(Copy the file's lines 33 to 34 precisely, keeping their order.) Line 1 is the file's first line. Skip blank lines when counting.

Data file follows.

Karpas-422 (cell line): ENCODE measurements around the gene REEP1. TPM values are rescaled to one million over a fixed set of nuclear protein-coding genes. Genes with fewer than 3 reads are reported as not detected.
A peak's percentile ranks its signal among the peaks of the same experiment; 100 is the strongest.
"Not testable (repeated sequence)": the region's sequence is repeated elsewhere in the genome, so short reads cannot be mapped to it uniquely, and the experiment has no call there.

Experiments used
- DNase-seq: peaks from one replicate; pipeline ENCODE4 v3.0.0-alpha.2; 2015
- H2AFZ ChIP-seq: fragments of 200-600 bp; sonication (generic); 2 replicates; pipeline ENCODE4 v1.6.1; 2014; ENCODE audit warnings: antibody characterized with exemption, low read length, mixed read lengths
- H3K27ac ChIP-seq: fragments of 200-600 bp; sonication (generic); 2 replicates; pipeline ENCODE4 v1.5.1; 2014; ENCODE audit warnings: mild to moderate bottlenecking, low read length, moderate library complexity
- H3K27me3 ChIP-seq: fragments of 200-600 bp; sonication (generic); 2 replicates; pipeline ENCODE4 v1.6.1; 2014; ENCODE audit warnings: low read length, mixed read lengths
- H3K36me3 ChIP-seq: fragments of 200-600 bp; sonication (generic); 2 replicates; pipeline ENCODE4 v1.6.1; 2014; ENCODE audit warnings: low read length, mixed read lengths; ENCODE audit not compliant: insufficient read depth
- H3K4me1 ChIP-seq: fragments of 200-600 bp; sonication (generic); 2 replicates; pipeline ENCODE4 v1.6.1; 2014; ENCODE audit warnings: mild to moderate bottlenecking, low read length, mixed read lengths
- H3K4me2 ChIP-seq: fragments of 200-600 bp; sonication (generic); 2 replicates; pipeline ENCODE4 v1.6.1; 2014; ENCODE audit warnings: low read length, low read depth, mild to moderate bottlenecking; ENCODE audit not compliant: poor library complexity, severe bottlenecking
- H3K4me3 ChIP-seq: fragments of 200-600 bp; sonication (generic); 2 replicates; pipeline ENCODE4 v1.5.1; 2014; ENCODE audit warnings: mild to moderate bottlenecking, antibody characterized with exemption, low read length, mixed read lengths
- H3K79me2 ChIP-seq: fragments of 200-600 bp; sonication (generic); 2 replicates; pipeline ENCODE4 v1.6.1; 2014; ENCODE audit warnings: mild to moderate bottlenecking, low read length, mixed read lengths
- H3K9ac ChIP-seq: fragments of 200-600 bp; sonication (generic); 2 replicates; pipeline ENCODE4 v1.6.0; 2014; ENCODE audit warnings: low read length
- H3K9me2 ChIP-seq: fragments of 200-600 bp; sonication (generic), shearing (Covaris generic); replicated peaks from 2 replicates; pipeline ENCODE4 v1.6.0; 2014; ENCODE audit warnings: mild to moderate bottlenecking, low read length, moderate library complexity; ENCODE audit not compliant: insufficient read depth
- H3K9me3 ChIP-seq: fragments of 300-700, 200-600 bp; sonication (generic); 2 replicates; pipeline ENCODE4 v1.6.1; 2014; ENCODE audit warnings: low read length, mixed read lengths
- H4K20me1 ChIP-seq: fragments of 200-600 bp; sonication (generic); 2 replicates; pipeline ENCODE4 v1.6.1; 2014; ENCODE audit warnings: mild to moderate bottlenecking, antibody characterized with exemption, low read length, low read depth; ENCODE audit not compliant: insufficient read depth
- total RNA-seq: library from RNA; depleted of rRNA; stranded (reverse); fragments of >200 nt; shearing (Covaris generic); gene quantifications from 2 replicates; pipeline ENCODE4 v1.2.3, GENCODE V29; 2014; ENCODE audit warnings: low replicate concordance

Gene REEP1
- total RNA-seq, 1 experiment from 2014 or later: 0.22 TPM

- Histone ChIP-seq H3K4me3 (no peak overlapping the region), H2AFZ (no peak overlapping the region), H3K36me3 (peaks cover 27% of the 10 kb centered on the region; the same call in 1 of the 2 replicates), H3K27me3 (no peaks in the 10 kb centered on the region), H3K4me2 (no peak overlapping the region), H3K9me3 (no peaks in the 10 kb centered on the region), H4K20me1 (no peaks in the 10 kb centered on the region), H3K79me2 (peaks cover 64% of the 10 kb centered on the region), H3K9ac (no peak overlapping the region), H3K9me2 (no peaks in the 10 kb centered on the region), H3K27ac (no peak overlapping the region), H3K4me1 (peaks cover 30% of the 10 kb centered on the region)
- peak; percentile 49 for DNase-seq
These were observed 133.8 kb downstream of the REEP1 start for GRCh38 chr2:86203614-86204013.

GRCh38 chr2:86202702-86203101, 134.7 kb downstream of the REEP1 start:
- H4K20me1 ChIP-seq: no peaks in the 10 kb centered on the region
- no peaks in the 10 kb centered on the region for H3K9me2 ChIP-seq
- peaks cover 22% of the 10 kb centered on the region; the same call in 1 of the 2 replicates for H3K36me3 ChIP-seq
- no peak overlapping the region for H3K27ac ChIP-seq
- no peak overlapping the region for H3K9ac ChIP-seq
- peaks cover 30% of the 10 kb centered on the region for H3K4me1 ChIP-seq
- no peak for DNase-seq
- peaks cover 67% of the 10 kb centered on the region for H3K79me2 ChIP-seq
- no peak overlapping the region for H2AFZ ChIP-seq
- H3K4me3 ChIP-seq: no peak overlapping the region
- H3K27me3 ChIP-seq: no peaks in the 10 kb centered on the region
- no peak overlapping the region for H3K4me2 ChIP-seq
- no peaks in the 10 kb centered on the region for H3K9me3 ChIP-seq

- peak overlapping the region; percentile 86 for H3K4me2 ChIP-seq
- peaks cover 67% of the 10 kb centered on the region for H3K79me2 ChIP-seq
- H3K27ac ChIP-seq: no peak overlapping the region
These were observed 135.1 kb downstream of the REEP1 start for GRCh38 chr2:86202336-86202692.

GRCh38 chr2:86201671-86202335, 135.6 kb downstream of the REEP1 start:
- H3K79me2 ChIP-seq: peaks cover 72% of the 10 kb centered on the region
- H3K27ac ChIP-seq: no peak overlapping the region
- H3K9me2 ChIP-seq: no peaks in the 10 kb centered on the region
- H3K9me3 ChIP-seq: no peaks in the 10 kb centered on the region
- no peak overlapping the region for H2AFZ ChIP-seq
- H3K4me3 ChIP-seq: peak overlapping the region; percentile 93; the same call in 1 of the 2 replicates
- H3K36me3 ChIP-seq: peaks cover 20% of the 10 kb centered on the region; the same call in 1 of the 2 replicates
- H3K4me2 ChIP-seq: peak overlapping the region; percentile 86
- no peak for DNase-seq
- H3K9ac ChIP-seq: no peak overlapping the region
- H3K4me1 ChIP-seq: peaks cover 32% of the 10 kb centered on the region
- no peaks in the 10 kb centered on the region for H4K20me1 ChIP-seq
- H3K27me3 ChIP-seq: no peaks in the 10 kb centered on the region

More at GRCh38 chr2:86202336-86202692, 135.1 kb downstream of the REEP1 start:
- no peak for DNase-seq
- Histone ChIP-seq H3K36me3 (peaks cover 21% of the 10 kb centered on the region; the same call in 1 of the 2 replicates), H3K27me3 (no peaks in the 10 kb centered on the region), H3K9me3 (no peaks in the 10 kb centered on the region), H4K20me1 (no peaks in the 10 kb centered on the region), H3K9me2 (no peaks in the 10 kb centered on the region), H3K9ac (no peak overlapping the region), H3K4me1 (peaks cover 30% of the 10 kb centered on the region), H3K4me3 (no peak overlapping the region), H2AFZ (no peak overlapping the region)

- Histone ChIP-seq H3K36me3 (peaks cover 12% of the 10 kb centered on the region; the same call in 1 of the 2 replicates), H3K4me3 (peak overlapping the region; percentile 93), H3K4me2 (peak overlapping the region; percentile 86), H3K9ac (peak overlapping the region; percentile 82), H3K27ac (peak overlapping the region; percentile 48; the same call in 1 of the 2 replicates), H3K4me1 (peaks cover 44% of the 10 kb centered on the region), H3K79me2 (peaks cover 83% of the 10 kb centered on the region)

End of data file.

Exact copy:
- no peak overlapping the region for H2AFZ ChIP-seq
- H3K4me3 ChIP-seq: no peak overlapping the region